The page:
Many years ago now I signed up to my first cooking class with Holly and Jude (there have been many since) and they almost instantaneously re-ignited my love of condiments. This time it was the home-made variety and as I came to learn they are packed to the brim with nutrient dense ingredients, which truly does make them an excellent addition to any meal. They can also turn leftovers into something pretty special so you should ALWAYS have a fridge full of them… I definitely do 😀

The definition of condiments seems to vary greatly and can include salt and pepper (seasonings in my book) right through to herbs, spices, sauces and some beverages like tea and coffee. Can’t say I’ve ever used coffee as a condiment but I’d be open to it! My definition of condiments is mostly sauces / spreads and I’ve listed below five of my favourites. Three recipes are mine and the other two will take you over to a couple I use from other sites because I love them and feel no need to change a thing!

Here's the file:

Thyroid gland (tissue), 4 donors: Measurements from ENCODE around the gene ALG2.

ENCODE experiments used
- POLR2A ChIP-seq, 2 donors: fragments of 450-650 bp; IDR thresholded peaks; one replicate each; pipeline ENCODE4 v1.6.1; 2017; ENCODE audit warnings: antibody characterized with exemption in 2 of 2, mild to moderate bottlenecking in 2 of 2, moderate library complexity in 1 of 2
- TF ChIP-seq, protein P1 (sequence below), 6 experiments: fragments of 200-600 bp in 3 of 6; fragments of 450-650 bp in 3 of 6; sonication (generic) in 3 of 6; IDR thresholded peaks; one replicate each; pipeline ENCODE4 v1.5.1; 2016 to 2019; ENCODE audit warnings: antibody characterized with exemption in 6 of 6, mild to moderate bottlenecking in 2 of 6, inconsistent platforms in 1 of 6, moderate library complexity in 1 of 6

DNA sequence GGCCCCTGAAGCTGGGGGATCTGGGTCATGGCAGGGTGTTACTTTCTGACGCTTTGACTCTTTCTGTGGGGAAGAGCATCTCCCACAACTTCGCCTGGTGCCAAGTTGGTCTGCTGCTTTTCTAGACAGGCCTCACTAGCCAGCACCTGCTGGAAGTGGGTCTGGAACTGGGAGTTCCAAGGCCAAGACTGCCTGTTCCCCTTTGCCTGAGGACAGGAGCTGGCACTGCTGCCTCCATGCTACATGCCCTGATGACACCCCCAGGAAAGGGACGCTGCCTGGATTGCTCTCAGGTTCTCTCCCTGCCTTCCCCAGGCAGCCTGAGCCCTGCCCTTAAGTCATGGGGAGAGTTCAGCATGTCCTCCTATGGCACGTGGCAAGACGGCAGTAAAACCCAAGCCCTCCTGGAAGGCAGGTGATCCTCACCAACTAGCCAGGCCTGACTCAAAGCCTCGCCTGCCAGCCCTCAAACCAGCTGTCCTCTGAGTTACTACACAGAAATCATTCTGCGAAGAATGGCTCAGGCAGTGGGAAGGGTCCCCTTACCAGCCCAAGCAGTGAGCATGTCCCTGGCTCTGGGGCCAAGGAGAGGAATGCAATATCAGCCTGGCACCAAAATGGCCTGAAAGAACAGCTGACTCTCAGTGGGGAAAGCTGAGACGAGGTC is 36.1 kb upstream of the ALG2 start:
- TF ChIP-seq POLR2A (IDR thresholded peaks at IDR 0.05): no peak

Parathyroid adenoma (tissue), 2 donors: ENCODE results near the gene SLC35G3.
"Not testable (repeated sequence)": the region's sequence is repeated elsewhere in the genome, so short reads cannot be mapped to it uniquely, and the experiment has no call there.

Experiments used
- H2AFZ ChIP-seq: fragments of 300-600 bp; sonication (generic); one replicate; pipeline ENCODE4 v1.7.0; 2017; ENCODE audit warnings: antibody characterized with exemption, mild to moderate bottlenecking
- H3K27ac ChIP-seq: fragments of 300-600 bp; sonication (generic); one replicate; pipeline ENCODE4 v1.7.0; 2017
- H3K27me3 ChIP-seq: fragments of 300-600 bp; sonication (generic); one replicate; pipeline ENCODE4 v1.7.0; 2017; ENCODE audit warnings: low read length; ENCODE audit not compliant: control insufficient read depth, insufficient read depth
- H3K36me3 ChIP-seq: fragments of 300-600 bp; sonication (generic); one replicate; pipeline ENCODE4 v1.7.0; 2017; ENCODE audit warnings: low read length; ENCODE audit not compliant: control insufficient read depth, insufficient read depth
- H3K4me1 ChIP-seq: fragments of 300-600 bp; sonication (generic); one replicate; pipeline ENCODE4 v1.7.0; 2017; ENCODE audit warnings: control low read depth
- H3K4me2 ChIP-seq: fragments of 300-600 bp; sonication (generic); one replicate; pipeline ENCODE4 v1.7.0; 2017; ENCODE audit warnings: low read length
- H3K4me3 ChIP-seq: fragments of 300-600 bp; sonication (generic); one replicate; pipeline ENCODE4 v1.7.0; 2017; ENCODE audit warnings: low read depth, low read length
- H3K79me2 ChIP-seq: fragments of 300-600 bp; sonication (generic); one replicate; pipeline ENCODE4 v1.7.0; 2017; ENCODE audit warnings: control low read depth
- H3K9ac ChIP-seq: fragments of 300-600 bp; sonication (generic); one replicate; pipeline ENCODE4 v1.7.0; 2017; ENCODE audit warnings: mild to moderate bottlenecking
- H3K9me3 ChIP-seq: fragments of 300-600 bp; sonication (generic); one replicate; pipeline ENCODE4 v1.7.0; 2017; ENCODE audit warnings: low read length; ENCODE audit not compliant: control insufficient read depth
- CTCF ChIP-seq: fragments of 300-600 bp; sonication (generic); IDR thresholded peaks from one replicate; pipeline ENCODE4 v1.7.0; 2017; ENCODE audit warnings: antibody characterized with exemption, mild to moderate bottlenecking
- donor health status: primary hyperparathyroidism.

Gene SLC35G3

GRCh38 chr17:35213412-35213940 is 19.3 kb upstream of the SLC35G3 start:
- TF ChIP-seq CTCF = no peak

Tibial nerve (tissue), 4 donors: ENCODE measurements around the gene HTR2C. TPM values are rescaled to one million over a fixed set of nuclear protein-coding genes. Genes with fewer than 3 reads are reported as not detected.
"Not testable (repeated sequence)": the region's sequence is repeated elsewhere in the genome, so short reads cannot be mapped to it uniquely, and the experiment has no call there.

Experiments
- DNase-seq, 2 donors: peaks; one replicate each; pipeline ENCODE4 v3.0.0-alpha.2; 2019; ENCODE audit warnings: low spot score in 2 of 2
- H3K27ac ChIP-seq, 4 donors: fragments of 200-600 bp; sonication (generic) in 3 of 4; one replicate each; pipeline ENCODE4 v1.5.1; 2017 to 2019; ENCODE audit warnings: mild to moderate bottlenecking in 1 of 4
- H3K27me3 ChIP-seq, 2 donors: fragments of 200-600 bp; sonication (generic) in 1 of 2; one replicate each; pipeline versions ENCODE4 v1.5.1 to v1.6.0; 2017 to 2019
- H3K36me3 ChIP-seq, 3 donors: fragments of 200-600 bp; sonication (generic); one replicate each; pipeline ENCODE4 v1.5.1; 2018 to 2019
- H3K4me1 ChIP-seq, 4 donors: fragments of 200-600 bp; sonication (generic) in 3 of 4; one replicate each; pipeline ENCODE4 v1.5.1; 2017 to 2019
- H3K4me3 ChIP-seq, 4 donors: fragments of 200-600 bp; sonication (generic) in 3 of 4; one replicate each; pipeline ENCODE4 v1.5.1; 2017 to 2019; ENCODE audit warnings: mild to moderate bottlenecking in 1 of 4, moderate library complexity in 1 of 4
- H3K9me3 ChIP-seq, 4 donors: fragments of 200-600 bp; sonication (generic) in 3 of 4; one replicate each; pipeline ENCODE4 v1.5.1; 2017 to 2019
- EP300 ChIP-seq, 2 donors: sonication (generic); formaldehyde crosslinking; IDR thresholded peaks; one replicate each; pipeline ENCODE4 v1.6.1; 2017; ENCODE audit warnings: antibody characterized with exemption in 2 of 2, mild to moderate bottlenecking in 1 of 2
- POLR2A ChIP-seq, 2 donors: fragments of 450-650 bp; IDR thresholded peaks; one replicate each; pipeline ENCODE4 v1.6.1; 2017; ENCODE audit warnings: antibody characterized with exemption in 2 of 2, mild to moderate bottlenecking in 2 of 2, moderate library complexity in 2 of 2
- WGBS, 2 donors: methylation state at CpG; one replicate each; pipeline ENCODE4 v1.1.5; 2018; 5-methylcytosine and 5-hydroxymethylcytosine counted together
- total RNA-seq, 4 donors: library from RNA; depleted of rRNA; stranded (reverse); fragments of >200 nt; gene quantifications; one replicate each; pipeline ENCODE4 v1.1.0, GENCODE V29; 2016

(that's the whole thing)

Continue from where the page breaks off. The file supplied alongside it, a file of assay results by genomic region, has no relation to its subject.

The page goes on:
So, whether you’re a long time condiment lover or haven’t really given them a second thought…. I hope one of these will take your fancy. Give store-bought varieties the flick and stick with the nutrient dense kind….. they’ll love you back 😉

Chimichurri is a perfect accompaniment to meat dishes although I’ve had it on plenty of veg or used it to spruce up a salad or two as well. This recipe will make 3/4 cup.


  • ½ cup coriander (leaves only)
  • ½ cup continental parsley (leaves only)
  • ½ – 1 tsp chili flakes or ½ red chili
  • 1-2 cloves garlic (can be left out for a low FODMAPs version)
  • 1 Tbsp apple cider vinegar
  • 1 tsp dried oregano
  • 100ml olive oil